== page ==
Expert on public corporations this year’s visiting Cameron Fellow

17 April 2014
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Stephen Bainbridge

The Auckland Law School is delighted to welcome Professor Stephen Bainbridge to New Zealand in May, as the visiting Cameron Fellow for 2014.

Stephen Bainbridge is the William D. Warren Distinguished Professor of Law at UCLA School of Law. His work covers a variety of subjects, but with a strong emphasis on the law and economics of public corporations. He currently teaches Business Associations, Advanced Corporation Law and corporate governance.

Stephen and his wife Helen will be visiting New Zealand from 10 May until 3 June. During his visit he will give a number of lectures to staff and students at the Auckland Law School and will also give a public lecture at Old Government House on Tuesday 27 May at 6pm. More information about the public lecture titled Director Versus Shareholder Primacy in New Zealand Company Law as Compared to U.S.A. Corporate Law can be found here.

Professor Bainbridge is a prolific scholar who has written over 75 law review articles which have appeared in such leading journals as the Harvard Law Review, Virginia Law Review, Northwestern University Law Review, Cornell Law Review, Stanford Law Review and Vanderbilt Law Review. Business Insider Australia names Stephen in the 2012 Top 10 Published Law Professors.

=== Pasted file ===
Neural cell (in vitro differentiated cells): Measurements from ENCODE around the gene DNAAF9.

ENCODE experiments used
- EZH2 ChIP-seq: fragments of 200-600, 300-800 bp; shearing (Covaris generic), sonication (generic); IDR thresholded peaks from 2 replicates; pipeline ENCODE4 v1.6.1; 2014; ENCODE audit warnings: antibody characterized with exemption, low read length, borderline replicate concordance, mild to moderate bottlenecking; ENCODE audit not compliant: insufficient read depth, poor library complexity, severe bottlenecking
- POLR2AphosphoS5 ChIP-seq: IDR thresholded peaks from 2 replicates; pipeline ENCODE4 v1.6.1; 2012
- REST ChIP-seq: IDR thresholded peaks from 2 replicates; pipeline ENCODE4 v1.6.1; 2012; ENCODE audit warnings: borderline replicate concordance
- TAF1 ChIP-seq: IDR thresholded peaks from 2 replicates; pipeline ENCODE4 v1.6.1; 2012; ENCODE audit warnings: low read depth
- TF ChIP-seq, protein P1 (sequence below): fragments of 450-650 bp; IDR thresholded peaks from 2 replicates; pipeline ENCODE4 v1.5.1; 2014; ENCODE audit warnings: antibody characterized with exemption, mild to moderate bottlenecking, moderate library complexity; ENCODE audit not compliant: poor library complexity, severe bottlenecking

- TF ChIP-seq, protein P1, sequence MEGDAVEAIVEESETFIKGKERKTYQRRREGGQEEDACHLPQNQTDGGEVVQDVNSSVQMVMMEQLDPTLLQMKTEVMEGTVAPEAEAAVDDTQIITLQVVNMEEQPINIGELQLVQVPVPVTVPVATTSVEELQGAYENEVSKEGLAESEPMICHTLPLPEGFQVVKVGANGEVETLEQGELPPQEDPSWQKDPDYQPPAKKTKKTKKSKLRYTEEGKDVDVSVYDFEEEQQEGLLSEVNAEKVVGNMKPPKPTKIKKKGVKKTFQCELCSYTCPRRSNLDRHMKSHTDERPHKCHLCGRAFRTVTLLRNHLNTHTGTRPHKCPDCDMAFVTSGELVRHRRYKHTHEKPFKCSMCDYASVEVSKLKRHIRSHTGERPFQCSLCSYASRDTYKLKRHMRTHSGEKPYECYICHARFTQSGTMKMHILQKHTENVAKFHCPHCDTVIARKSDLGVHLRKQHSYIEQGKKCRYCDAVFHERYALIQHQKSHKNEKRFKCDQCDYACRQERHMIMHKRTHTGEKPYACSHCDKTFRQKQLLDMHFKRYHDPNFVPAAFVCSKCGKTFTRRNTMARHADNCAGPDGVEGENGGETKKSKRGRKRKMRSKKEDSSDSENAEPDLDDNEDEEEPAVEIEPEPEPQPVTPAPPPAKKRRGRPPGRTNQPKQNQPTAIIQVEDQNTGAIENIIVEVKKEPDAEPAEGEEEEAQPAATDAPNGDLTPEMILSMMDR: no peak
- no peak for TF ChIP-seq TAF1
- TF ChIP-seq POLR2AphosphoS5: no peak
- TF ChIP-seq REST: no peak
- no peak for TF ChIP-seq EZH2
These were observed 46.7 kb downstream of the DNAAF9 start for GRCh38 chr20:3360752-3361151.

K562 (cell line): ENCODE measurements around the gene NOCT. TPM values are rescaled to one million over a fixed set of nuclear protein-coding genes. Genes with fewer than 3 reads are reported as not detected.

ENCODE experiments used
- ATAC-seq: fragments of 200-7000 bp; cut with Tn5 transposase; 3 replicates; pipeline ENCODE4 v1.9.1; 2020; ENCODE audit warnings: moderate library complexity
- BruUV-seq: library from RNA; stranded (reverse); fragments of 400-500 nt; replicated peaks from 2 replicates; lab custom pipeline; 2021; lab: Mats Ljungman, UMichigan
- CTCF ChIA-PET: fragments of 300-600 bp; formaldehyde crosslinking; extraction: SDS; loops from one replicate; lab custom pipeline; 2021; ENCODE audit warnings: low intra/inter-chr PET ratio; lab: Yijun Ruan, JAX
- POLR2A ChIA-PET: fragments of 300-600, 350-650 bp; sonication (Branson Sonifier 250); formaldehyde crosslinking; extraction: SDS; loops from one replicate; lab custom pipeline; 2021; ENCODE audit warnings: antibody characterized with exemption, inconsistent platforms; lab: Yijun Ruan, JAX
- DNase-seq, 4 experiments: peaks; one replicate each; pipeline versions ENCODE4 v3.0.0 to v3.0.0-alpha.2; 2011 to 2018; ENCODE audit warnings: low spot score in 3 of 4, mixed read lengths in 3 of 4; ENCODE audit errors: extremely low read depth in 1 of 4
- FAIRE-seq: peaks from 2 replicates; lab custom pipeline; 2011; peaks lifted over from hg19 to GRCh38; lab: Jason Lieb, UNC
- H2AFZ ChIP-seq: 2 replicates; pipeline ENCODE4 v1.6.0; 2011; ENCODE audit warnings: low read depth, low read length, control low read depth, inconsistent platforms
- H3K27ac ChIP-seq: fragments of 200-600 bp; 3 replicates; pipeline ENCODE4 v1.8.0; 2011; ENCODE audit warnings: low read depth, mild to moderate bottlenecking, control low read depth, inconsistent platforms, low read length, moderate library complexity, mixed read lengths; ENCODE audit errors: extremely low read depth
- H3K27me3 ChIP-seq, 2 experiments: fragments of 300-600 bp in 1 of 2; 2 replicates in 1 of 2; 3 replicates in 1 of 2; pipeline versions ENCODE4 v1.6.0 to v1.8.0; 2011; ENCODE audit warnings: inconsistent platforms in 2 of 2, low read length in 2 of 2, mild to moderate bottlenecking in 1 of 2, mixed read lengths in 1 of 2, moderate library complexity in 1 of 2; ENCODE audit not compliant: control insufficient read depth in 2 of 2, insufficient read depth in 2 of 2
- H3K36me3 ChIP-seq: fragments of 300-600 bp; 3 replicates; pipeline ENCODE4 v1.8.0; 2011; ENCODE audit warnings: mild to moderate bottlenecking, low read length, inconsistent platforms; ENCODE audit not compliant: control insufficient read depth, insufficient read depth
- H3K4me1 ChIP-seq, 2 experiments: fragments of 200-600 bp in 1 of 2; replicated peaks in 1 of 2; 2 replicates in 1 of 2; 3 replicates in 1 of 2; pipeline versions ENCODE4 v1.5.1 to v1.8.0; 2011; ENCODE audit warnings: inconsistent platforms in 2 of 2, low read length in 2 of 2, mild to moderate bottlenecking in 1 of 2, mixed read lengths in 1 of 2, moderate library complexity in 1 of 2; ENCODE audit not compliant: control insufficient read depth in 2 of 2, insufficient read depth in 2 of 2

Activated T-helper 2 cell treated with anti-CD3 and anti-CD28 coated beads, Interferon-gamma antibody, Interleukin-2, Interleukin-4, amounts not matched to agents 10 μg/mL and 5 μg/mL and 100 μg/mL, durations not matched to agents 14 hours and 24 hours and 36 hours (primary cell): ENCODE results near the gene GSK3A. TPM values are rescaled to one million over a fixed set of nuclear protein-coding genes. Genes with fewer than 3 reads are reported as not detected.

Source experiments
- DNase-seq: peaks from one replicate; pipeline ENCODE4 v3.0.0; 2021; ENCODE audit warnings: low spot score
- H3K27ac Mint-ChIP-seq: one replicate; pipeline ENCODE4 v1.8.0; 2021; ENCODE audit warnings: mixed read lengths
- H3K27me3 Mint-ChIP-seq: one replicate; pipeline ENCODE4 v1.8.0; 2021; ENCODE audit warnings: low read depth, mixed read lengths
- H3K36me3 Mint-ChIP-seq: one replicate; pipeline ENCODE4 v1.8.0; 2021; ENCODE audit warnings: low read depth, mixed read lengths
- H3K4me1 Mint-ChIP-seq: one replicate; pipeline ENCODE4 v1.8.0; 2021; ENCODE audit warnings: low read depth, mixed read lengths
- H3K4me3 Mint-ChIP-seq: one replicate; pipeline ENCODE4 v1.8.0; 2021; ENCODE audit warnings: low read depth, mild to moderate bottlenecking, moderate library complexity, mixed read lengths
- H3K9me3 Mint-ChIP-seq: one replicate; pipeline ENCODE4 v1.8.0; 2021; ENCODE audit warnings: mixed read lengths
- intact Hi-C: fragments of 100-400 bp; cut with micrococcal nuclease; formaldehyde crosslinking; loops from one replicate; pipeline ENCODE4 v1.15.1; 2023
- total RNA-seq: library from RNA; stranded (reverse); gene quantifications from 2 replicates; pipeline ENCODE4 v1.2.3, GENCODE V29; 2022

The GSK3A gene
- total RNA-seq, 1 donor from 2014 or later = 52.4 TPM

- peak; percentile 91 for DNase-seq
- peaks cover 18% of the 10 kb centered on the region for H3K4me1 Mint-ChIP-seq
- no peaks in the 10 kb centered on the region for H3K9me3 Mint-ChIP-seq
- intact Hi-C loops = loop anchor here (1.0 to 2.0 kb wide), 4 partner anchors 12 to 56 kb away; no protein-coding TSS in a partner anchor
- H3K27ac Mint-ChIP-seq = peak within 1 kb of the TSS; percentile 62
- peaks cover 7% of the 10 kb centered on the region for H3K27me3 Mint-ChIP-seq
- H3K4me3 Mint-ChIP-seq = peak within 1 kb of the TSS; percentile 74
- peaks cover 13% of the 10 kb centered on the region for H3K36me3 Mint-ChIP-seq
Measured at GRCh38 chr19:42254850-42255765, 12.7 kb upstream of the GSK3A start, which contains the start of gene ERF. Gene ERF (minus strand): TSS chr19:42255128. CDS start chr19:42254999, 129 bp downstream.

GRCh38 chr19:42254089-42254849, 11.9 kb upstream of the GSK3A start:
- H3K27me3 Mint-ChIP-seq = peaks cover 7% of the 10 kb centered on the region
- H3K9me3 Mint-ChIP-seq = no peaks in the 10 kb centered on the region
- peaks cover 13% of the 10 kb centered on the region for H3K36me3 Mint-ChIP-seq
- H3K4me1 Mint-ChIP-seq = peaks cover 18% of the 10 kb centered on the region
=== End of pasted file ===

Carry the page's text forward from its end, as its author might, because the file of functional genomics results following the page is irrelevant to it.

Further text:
In 2008, 2011, and 2012, Professor Bainbridge was named by the National Association of Corporate Directors' Directorship magazine in its list of the 100 most influential people in the field of corporate governance.

Stephen’s Fellowship is funded by Auckland alumnus Tim Cameron, a litigation partner in the leading New York law firm of Cravath, Swaine & Moore LLP, and his wife Kathy. Stephen’s Fellowship is the third Cameron Fellow the Auckland Law School has welcomed. In 2010, Professor Jim Ryan, a specialist in constitutional law at the University of Virginia, was the inaugural Cameron Visiting Fellow, followed by Professor Carol M. Rose, an American authority on individual property rights in 2011.
 

 

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